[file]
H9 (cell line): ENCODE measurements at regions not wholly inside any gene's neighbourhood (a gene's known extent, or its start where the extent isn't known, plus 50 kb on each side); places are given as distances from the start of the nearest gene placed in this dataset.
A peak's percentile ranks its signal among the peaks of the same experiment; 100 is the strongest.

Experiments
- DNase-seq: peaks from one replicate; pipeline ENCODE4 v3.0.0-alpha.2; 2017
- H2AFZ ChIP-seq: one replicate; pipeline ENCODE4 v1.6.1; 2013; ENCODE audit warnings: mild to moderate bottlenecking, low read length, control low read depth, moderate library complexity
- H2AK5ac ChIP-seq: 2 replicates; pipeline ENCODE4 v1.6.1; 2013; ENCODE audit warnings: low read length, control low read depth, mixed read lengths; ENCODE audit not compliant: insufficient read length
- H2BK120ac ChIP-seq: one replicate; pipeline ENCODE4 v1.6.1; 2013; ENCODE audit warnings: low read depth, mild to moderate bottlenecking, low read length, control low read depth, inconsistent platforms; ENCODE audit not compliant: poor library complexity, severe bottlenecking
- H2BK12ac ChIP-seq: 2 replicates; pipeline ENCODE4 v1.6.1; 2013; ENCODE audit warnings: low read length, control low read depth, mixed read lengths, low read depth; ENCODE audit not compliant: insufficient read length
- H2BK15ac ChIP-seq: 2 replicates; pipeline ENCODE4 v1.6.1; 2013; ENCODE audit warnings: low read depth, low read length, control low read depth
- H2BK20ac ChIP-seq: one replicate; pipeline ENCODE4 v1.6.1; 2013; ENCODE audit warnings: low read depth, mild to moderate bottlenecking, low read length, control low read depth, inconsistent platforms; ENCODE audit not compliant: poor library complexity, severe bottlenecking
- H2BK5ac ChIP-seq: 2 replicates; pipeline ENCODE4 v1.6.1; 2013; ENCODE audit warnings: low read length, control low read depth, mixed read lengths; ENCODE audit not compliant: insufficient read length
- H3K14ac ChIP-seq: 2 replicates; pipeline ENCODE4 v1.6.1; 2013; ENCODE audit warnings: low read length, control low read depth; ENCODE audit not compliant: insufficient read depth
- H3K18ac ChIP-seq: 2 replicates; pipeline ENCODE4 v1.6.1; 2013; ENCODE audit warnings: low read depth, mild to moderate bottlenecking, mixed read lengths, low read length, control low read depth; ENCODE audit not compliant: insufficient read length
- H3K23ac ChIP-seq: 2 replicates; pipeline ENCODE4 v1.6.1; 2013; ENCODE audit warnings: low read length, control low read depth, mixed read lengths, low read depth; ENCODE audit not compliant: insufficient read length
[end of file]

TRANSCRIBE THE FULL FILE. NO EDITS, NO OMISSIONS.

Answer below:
H9 (cell line): ENCODE measurements at regions not wholly inside any gene's neighbourhood (a gene's known extent, or its start where the extent isn't known, plus 50 kb on each side); places are given as distances from the start of the nearest gene placed in this dataset.
A peak's percentile ranks its signal among the peaks of the same experiment; 100 is the strongest.

Experiments
- DNase-seq: peaks from one replicate; pipeline ENCODE4 v3.0.0-alpha.2; 2017
- H2AFZ ChIP-seq: one replicate; pipeline ENCODE4 v1.6.1; 2013; ENCODE audit warnings: mild to moderate bottlenecking, low read length, control low read depth, moderate library complexity
- H2AK5ac ChIP-seq: 2 replicates; pipeline ENCODE4 v1.6.1; 2013; ENCODE audit warnings: low read length, control low read depth, mixed read lengths; ENCODE audit not compliant: insufficient read length
- H2BK120ac ChIP-seq: one replicate; pipeline ENCODE4 v1.6.1; 2013; ENCODE audit warnings: low read depth, mild to moderate bottlenecking, low read length, control low read depth, inconsistent platforms; ENCODE audit not compliant: poor library complexity, severe bottlenecking
- H2BK12ac ChIP-seq: 2 replicates; pipeline ENCODE4 v1.6.1; 2013; ENCODE audit warnings: low read length, control low read depth, mixed read lengths, low read depth; ENCODE audit not compliant: insufficient read length
- H2BK15ac ChIP-seq: 2 replicates; pipeline ENCODE4 v1.6.1; 2013; ENCODE audit warnings: low read depth, low read length, control low read depth
- H2BK20ac ChIP-seq: one replicate; pipeline ENCODE4 v1.6.1; 2013; ENCODE audit warnings: low read depth, mild to moderate bottlenecking, low read length, control low read depth, inconsistent platforms; ENCODE audit not compliant: poor library complexity, severe bottlenecking
- H2BK5ac ChIP-seq: 2 replicates; pipeline ENCODE4 v1.6.1; 2013; ENCODE audit warnings: low read length, control low read depth, mixed read lengths; ENCODE audit not compliant: insufficient read length
- H3K14ac ChIP-seq: 2 replicates; pipeline ENCODE4 v1.6.1; 2013; ENCODE audit warnings: low read length, control low read depth; ENCODE audit not compliant: insufficient read depth
- H3K18ac ChIP-seq: 2 replicates; pipeline ENCODE4 v1.6.1; 2013; ENCODE audit warnings: low read depth, mild to moderate bottlenecking, mixed read lengths, low read length, control low read depth; ENCODE audit not compliant: insufficient read length
- H3K23ac ChIP-seq: 2 replicates; pipeline ENCODE4 v1.6.1; 2013; ENCODE audit warnings: low read length, control low read depth, mixed read lengths, low read depth; ENCODE audit not compliant: insufficient read length